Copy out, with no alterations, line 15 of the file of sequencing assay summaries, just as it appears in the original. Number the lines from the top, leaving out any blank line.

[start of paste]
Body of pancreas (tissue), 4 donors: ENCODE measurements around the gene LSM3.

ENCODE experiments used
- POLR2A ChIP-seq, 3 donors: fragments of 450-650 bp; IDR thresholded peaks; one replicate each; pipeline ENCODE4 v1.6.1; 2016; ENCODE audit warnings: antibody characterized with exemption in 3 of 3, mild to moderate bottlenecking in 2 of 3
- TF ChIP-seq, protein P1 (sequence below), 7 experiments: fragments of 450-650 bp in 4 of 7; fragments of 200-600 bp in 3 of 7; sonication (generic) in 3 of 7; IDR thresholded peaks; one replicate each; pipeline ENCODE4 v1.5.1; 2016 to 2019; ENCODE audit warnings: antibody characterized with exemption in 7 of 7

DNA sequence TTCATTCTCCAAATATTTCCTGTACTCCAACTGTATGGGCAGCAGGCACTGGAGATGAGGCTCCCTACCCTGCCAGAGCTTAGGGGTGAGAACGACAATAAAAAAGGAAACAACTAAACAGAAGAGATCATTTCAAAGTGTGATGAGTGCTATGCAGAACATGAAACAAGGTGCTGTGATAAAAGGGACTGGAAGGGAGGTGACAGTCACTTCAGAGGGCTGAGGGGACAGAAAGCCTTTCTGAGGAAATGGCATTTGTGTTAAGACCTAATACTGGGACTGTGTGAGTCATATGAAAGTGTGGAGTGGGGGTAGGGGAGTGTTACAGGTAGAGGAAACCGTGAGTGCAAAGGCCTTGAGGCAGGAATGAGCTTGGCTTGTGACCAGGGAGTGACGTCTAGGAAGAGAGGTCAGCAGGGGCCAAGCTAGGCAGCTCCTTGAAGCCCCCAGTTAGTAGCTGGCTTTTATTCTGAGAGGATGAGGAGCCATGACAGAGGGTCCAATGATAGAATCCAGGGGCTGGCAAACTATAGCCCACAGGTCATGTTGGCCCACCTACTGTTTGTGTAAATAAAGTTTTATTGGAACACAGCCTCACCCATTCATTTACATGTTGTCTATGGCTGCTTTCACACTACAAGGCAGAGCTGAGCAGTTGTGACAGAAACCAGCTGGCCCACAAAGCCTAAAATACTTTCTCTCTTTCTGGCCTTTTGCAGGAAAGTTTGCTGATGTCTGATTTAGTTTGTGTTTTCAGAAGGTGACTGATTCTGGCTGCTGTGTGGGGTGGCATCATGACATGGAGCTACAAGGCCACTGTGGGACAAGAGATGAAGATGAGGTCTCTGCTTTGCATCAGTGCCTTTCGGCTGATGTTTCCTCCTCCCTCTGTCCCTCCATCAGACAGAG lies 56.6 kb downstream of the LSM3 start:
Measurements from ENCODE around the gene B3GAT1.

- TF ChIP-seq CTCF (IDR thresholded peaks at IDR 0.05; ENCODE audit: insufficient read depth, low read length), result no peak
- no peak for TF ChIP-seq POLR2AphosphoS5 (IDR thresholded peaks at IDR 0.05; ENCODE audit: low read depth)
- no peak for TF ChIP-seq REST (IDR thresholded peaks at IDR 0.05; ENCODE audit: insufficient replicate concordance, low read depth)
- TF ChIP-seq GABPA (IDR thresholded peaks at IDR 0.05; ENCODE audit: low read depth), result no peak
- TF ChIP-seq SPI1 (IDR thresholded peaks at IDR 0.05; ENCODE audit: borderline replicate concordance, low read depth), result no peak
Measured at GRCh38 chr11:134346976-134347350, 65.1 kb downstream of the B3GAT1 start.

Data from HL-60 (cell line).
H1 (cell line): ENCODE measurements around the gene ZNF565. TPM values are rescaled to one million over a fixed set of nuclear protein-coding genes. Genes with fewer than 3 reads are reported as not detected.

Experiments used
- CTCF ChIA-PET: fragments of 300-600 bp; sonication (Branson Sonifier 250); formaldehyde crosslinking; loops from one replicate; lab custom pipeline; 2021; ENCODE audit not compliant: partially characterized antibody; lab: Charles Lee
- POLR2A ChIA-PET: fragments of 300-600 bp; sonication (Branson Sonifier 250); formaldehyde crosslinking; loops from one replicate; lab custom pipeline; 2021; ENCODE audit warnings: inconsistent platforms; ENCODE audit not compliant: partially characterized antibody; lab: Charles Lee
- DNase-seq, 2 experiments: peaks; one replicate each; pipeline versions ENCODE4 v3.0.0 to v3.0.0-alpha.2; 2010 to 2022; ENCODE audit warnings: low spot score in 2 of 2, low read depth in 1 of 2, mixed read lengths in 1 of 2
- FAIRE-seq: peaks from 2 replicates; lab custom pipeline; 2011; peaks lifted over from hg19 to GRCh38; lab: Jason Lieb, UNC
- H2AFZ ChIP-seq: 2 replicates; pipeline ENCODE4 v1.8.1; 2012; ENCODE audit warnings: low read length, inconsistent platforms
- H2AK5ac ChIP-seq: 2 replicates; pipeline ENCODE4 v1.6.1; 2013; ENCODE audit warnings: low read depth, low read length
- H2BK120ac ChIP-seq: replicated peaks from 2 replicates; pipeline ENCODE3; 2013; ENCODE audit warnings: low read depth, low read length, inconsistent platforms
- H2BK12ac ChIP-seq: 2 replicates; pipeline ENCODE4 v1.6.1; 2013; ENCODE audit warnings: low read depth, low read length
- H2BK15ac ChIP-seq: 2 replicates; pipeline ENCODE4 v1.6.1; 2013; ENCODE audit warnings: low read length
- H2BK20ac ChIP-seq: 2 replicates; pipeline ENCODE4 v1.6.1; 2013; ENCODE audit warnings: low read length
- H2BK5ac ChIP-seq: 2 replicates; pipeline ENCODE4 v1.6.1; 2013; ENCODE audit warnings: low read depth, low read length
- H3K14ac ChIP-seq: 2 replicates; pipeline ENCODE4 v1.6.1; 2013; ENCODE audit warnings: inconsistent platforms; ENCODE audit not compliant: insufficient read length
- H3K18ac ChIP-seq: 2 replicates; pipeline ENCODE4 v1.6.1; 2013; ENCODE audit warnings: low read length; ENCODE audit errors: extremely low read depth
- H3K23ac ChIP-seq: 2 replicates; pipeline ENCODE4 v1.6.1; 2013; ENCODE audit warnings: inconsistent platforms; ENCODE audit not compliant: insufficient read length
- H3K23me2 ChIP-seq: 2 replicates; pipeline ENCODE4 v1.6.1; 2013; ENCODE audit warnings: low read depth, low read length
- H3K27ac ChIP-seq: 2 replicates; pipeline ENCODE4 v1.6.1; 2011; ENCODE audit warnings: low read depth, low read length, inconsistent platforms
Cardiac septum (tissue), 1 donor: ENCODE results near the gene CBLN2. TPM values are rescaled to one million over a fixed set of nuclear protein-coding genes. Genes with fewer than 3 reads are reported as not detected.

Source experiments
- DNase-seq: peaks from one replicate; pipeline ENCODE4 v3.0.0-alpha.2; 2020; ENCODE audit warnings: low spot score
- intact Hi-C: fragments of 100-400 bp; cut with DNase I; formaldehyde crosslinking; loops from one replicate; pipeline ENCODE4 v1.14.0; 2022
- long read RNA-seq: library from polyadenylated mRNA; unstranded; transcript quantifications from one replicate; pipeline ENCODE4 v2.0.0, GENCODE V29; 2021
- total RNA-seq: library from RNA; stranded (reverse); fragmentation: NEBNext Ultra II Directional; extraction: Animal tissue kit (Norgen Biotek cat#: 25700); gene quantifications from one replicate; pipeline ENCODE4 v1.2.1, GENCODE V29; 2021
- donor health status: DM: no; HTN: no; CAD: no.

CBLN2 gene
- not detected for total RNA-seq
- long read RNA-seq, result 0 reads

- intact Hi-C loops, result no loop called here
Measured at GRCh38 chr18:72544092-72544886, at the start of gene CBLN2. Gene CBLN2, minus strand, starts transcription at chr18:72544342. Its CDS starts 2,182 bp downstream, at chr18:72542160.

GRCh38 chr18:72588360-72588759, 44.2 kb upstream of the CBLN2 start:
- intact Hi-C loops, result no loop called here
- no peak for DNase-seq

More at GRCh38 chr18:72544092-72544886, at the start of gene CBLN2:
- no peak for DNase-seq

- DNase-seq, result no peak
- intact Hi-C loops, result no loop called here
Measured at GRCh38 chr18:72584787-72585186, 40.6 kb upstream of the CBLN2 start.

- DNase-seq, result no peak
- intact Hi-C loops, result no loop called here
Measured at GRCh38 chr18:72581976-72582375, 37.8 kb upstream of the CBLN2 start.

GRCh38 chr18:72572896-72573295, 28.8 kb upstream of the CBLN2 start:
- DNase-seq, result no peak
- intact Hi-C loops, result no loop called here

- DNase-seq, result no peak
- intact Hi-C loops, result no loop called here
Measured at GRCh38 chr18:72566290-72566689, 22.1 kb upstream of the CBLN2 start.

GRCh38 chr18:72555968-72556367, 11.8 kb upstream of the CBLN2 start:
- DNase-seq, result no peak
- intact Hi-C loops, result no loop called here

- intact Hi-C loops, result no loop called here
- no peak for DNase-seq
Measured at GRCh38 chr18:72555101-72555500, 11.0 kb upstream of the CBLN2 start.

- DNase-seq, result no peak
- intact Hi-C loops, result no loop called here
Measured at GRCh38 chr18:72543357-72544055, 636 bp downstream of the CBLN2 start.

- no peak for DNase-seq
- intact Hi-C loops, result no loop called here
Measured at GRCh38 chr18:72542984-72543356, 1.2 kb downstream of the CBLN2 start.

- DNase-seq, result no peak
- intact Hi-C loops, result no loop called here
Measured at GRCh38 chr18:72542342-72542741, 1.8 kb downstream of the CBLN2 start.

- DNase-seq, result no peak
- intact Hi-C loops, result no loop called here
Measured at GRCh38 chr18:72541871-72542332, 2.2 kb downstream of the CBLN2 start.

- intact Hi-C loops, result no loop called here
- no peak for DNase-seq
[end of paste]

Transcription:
Experiments used